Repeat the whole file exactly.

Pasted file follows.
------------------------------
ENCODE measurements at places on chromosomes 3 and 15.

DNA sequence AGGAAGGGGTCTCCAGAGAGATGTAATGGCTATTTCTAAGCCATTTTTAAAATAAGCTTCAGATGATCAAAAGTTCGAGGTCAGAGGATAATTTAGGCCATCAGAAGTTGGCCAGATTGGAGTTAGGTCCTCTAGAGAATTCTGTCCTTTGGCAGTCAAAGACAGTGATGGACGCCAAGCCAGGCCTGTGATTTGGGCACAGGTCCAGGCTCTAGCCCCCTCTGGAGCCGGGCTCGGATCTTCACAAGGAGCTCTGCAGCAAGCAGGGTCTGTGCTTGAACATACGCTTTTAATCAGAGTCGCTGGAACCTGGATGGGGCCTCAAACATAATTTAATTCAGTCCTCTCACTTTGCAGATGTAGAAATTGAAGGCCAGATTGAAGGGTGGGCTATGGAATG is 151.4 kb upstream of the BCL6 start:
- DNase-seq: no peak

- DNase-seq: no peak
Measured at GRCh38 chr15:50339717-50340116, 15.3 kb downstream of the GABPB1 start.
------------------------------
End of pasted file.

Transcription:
ENCODE measurements at places on chromosomes 3 and 15.

DNA sequence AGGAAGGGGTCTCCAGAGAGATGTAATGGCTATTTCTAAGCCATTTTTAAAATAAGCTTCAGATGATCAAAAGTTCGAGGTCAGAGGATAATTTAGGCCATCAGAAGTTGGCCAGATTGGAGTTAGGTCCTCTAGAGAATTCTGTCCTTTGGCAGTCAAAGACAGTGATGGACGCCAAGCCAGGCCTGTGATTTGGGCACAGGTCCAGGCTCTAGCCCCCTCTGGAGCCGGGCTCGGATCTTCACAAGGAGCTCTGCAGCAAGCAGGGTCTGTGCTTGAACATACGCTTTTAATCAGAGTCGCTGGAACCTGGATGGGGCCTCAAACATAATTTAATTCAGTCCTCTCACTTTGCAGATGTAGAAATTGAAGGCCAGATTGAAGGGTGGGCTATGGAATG is 151.4 kb upstream of the BCL6 start:
- DNase-seq: no peak

- DNase-seq: no peak
Measured at GRCh38 chr15:50339717-50340116, 15.3 kb downstream of the GABPB1 start.